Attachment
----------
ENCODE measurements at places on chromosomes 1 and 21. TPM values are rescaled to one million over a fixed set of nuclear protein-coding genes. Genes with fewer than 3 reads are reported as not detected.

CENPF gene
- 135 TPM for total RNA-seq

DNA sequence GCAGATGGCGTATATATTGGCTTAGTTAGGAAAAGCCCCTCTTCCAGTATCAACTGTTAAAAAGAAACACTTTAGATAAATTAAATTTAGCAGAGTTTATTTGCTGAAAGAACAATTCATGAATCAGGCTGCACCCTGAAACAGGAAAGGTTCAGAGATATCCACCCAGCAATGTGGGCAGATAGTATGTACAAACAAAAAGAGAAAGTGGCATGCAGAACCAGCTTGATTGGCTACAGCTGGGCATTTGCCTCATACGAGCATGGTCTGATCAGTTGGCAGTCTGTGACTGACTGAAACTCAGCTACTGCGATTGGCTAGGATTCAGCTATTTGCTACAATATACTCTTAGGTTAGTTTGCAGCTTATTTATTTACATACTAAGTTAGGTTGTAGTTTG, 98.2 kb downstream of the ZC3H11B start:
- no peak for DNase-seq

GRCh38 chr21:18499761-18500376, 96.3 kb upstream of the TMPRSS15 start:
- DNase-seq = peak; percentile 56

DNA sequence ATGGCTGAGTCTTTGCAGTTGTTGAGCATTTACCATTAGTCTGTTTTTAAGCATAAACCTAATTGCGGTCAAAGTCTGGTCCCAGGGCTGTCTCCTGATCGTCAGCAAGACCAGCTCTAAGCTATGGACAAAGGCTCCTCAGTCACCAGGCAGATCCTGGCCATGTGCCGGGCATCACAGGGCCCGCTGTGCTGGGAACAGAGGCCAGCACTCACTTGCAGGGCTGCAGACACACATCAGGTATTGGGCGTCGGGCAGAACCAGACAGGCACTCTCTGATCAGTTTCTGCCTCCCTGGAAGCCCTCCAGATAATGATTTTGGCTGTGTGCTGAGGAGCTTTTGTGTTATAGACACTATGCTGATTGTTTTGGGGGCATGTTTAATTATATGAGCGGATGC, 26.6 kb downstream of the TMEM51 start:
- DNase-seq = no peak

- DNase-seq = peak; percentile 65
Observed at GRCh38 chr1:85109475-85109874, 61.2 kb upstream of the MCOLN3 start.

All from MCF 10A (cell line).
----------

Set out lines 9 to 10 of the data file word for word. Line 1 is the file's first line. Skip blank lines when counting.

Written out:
- DNase-seq = no peak

- DNase-seq = peak; percentile 65